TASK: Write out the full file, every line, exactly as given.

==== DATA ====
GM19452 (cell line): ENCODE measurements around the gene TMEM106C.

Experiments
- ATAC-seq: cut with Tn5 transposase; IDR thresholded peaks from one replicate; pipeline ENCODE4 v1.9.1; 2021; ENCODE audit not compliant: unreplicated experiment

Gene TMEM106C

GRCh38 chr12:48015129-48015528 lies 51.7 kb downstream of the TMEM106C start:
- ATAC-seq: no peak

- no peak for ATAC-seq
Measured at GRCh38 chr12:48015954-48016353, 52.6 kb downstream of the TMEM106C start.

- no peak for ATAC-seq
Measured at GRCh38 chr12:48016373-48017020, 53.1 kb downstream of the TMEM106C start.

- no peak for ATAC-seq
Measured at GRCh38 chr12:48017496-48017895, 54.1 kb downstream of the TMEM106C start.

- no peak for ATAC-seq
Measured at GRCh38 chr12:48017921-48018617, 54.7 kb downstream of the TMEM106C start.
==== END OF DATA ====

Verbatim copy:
GM19452 (cell line): ENCODE measurements around the gene TMEM106C.

Experiments
- ATAC-seq: cut with Tn5 transposase; IDR thresholded peaks from one replicate; pipeline ENCODE4 v1.9.1; 2021; ENCODE audit not compliant: unreplicated experiment

Gene TMEM106C

GRCh38 chr12:48015129-48015528 lies 51.7 kb downstream of the TMEM106C start:
- ATAC-seq: no peak

- no peak for ATAC-seq
Measured at GRCh38 chr12:48015954-48016353, 52.6 kb downstream of the TMEM106C start.

- no peak for ATAC-seq
Measured at GRCh38 chr12:48016373-48017020, 53.1 kb downstream of the TMEM106C start.

- no peak for ATAC-seq
Measured at GRCh38 chr12:48017496-48017895, 54.1 kb downstream of the TMEM106C start.

- no peak for ATAC-seq
Measured at GRCh38 chr12:48017921-48018617, 54.7 kb downstream of the TMEM106C start.